1. It’s great to hear that it’s working for you, I have to say that so far, 12,000 words in, I’m finding it’s working for me too. Thank you for your comment and for stopping by 🙂


  10. Hello Amy!

    Great post. I wrote my first novel in three months (first draft), with a ‘completion’ of 100,000 words by then end of November 2015 (NaNoWriMo). I accomplished the feat, even went over by 15K. I think the most important thing I did, was have a session with my own coach to establish a ‘best time’ to write, then commit to doing so and present work the following week. So, there is an accountability aspect there.

    Second, I kept a word count on a note pad beside my laptop. I would log in, then log out – watching the progression build. More than seeing the number at the bottom of the .doc, physically writing the log felt powerful. That was exciting to experience. I celebrated milestones, such as 10K words, 25K, 50K, 75K with a glass of wine, knowing a shot of 18 year old, unopened scotch was waiting at the finish line. I think this helped get past the doldrums of mid novel, that area where interest wanes and doubt creeps in.

    So, what I found most powerful about such a ‘restricted’ deadline, was being consistent and connected to the story. I never lost touch with the characters, the locations, the plot and subplots. They were always there, begging me to write – never feeling thin, faded or lost.

    Consistency builds connection, which leads to a strong, concise completion.

    Liked by 1 person

    1. Great advice, thank you so much for commenting. I really like the idea of celebrating milestones, wine and a chocolate bar for every 10,000 would certainly spur me on! Also this concept – “Consistency builds connection, which leads to a strong, concise completion.” is genius. Thank you again for your wisdom, it is very much appreciated.


  11. Good advice. I love ‘on writing’ got the audiobook read by the master himself for my walk to work. I always have 2 or 3 projects going at once. This way I can hop between them and never have to worry about running out of steam. My perfectionism is more of a problem. 😉

    Liked by 1 person

    1. Ah that sounds like a great idea. I have my current WIP and an idea I am stewing over and over ready to be outlined in a few months. Hopefully, one that’s done, I will be able to flit between the two. Thank you for commenting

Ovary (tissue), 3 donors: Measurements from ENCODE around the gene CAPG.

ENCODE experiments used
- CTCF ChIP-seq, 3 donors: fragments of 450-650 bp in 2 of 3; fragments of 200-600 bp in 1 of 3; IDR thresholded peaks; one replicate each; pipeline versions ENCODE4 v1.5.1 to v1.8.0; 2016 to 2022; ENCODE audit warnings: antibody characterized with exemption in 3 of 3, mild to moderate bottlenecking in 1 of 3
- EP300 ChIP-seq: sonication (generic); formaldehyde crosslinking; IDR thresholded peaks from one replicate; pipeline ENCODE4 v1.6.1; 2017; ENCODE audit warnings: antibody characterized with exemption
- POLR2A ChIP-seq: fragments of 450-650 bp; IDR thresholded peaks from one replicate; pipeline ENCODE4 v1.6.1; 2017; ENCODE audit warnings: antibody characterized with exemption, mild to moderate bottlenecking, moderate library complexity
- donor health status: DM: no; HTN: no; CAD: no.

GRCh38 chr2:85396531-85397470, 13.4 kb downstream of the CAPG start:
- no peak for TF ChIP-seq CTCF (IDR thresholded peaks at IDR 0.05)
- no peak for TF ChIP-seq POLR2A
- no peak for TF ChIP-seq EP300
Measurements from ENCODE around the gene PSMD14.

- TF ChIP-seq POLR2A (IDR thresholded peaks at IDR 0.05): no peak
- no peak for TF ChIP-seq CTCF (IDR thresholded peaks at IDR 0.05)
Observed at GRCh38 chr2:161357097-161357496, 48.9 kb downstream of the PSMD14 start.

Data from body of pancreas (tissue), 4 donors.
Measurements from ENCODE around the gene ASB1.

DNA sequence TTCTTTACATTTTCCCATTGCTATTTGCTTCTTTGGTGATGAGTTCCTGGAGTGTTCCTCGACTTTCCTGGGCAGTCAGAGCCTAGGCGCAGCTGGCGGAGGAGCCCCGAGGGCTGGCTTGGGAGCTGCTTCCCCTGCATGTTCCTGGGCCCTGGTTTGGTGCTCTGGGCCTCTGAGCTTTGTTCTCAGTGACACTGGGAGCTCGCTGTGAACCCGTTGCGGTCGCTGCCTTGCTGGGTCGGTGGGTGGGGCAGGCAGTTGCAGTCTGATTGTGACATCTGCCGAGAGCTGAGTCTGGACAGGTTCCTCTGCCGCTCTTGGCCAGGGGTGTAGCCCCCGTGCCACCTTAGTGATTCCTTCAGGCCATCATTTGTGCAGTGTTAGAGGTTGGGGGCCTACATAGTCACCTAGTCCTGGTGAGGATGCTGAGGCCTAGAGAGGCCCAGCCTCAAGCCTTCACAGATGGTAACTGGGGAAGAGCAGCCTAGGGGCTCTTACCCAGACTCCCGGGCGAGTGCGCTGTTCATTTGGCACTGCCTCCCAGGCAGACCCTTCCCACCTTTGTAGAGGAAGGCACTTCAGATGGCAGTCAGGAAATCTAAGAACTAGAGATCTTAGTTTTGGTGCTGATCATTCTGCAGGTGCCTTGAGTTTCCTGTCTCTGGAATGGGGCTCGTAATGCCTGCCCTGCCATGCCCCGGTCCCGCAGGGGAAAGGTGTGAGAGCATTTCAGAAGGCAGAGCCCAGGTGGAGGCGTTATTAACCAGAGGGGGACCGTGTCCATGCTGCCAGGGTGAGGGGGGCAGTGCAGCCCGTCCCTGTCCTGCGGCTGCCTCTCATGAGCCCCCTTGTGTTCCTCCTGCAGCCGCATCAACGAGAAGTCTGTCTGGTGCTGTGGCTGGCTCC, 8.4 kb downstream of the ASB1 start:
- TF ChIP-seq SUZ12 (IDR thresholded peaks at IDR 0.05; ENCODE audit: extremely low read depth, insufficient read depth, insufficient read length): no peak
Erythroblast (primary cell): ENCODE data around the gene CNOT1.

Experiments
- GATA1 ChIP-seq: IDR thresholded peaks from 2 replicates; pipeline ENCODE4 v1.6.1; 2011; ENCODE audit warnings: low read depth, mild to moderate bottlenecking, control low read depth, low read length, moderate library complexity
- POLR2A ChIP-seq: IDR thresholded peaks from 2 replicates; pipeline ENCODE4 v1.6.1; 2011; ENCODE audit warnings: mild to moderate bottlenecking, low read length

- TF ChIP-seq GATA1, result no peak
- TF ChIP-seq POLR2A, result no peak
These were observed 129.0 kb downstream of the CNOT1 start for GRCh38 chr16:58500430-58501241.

Liked by 1 person

  12. I think it’s definitely possible. I loved ‘On Writing’ and all of King’s advice. My first draft is around 33,000 words in. I started it over a year ago, but took a year out of writing for a few reasons (see blog). I now would like to from here finish that first draft in a couple of months, so hopefully King’s advice will ring true for me – great post!

    Liked by 1 person

  13. I am going through the exact same thing with my first book right now. I have actually taken a break on my novel to focus on created a blog and getting followers. What would your advice be on that?

    Liked by 1 person

    1. I would say, don’t be too hard on yourself and make sure you love what you do. When it comes to blogging if you start to get bogged down, schedule some posts and then take a bit of a break. Find people who share your passion and enjoy them. Don’t blog as a way to sell your book, blog to learn and connect 🙂

      Liked by 1 person

  14. I wrote my first self-published novel in six weeks, followed by four weeks of revising, two weeks of not looking at it, and four more weeks revising again. I wrote that book from a one page outline that took two days to write and the characters as they came to me in my head.
    My current project…well, I’m having trouble with stopping and rewriting it, which I know is a big no-no. So far, I’ve invested…
    8 weeks developing characters, a four page plot outline, and outlines for its 50 main scenes.
    8 weeks writing the draft. I am at 20,000 words and about 100 pages in. I estimate the first draft to be about 60,000 words, final draft will be a little longer, I’d imagine.
    At this rate, I estimate a total time from having the light bulb go off in my head to completion of the rough draft at 6 months. However, I don’t think it will take as much work on the revision side when I get there.
    My biggest issues this time around:
    1. I love my characters so much I want to make sure I capture them just right.
    2. I let my characters do whatever they want and sometimes I can’t control where the story goes. It doesn’t matter that I spent all this time planning, they don’t care. They just go and decide to solve a murder mystery! It’s not even a murder mystery! Very thoughtless troupe, they are.

    Liked by 1 person

    1. Oh, I know the feeling, characters tend to have a life of their own don’t they? That is a very impressive timeline there 🙂 Oh to have your commitment! May I ask how long you wrote for each day? 🙂